I see hope in the theatre, too. Caucasian actor Mandy Patinkin, who was set to replace African American actor Okieriete Onaodowan in the Broadway production of Natasha, Pierre & the Great Comet of 1812, dropped out after realizing he would be harming his colleague. There was an unexpected outpouring of support from audiences after the announcement that Paula Vogel’s Indecent—one of the rare plays on Broadway both written and directed by a woman—was going to close despite taking home two Tony Awards. And organizations like Broadway Green Alliance continue to serve and educate the field so we learn to be more sustainable and less wasteful.
And these are only a few examples. Hundreds of small theatre companies across the country, theatres too small to be counted in the statistics, are carving a place for those usually left out of our overwhelmingly monochrome and monogender theatre ecosystem, and are making efforts to use resources responsibly.
In addition to these individual efforts, institutional changes are desperately needed and funders could and should help. In July, New York City Mayor Bill de Blasio gave New York’s museums and arts groups an ultimatum: Embrace diversity, or say goodbye to your city funding. When are funders going to hold theatres up to the same standard? On the other side of the pond, Arts Council England, working in collaboration with Julie’s Bicycle, has made environmental reporting a funding obligation for all major revenue funded programs over the last few years, with great success. Can more countries not come up with similar programs?
The burden of fighting for justice shouldn’t always fall on those already disadvantaged. Most of us in the theatre enjoy some form of privilege, whether racial or economic or both. Maybe once in a while, we should be willing to take one for the team. Maybe once in a while, we should have the courage to stand up for all of us, even if it comes at a personal cost. What if, for example, some of the most sought after male playwrights among us refused to be produced by theatres that don’t show gender parity? What if white playwrights required that the cast for their plays reflect the diversity of our society? What would happen then? What if playwrights and directors contractually required that the set be recycled at the end of a production? What if theatres had to disclose the gap between their highest paid employees and their lowest paid employees? We’ve been waiting for too long; our statistics have got to change. Our systems have got to change. And if it takes some form of disobedience, then so be it. Otherwise, we might as well have voted for Trump.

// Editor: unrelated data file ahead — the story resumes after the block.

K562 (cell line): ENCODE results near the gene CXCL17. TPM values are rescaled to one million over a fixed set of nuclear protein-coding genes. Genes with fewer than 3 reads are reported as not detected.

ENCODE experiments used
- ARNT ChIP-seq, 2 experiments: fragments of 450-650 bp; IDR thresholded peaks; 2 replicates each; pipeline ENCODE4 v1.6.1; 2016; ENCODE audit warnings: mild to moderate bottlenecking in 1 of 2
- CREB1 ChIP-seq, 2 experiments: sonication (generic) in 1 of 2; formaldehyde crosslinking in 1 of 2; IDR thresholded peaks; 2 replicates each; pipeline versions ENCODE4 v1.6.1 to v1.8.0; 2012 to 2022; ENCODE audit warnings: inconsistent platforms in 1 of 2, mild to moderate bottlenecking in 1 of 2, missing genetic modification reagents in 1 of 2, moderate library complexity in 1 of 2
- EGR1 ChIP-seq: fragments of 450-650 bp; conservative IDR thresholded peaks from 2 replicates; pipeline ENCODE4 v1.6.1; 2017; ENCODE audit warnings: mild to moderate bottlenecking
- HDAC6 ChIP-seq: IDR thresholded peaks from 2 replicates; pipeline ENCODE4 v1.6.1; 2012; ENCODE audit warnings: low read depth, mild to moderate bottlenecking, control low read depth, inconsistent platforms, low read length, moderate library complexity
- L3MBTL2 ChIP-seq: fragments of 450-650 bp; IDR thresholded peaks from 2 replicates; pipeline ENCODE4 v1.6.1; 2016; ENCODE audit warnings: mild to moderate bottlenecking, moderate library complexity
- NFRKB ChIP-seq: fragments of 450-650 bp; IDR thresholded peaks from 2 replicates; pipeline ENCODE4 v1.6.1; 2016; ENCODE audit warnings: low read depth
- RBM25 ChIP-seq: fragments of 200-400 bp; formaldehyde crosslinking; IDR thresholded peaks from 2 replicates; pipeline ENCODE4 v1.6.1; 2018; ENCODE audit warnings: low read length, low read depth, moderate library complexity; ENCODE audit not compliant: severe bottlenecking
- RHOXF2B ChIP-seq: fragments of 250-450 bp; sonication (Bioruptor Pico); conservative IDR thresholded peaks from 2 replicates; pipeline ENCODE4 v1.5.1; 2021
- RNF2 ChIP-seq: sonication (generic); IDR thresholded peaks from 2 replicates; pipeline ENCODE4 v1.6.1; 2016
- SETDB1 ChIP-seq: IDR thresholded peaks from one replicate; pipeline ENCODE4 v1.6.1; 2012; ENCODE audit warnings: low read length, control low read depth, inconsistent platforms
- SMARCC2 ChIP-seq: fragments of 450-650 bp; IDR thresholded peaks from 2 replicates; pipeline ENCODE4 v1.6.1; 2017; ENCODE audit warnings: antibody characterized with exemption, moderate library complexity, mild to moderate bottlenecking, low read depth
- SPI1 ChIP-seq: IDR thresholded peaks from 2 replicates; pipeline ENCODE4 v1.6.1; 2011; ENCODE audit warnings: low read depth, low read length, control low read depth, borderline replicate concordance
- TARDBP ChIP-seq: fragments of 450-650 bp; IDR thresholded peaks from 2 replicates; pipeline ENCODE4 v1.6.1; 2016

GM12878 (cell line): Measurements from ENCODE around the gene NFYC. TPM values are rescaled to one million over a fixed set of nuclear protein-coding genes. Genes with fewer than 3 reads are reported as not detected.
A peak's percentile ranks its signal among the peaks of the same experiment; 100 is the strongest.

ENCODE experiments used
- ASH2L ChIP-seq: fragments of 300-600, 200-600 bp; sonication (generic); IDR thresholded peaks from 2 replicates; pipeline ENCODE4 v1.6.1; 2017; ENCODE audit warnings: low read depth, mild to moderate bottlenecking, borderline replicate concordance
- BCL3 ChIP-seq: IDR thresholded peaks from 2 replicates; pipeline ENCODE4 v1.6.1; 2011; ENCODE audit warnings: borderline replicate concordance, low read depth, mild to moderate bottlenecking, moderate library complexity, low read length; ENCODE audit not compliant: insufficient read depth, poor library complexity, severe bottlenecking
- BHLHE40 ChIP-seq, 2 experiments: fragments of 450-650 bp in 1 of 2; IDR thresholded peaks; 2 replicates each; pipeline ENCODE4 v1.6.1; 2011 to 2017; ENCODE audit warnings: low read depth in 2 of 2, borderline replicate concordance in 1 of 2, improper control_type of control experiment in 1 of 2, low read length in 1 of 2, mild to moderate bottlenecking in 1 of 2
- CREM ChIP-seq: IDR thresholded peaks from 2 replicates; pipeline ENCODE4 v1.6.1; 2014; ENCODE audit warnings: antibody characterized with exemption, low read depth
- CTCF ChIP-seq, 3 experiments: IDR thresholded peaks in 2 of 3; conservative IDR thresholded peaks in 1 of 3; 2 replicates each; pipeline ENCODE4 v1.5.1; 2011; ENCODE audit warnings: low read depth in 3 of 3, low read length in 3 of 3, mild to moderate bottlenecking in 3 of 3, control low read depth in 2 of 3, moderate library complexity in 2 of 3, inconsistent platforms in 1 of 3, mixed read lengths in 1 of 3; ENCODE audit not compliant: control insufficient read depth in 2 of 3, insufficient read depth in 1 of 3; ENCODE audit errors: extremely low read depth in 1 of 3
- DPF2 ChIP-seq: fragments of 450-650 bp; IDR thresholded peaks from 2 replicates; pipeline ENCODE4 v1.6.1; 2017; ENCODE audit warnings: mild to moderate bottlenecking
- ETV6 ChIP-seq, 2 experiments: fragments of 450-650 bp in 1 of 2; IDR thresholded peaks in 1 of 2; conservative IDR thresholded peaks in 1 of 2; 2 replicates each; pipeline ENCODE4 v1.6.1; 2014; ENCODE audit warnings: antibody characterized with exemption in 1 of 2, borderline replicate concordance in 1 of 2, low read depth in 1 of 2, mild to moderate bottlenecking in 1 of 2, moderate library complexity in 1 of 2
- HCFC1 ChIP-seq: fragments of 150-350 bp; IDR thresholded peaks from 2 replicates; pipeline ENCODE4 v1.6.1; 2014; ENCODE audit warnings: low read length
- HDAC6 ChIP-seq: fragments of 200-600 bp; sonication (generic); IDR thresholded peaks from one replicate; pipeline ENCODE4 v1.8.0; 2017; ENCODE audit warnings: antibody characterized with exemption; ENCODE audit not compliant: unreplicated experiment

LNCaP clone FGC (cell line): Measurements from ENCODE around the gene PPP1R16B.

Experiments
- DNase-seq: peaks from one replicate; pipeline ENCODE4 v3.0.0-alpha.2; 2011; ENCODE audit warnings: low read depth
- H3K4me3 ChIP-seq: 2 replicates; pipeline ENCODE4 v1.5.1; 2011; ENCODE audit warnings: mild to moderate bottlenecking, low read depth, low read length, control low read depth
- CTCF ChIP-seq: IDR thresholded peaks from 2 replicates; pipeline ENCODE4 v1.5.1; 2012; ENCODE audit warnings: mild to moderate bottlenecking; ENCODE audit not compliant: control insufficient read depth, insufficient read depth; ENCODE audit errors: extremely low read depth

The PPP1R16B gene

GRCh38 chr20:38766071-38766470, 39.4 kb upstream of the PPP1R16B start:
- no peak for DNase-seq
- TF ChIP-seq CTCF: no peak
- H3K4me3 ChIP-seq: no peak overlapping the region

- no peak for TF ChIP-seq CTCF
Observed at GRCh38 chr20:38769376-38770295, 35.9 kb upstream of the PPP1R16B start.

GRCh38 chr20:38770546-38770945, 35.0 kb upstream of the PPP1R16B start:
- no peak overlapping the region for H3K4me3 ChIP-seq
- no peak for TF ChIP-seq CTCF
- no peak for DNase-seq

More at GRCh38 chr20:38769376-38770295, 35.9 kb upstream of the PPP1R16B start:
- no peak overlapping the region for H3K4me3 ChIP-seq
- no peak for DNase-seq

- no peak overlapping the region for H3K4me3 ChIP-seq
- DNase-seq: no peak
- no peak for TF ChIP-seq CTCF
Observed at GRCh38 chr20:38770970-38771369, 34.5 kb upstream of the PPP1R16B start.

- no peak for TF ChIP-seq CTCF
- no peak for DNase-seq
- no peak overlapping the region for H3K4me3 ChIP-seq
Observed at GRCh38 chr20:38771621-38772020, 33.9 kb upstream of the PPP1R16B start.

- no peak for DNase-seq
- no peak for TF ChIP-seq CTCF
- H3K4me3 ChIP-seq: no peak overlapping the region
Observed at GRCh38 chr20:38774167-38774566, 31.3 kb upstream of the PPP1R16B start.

Naomi Klein is right when she says that this changes everything. We cannot address climate change without addressing the systems that are feeding it, and we cannot address those systems and still make theatre as if these were the good old days. The theatre community may only represent a small percentage of the population but because it is directly involved in shaping culture, it has a big percentage of the responsibility.
It’s not difficult. Let’s stop saying that it’s difficult. Let’s stop saying that it’s complicated. Let’s stop saying that it’s expensive or risky. Being rescued from your house by a helicopter because the water is up to your roof is difficult. Making the theatre more inclusive, sustainable, and fair is not.
Fuck the system. It’s rigged. It has always been. Sadly, it took a dangerous accumulation of CO2 particles in the atmosphere for us to finally face it, but here we are. Let’s not wait until the white supremacists are in power (oh wait, they already are…) or until we’re all under water to make a change.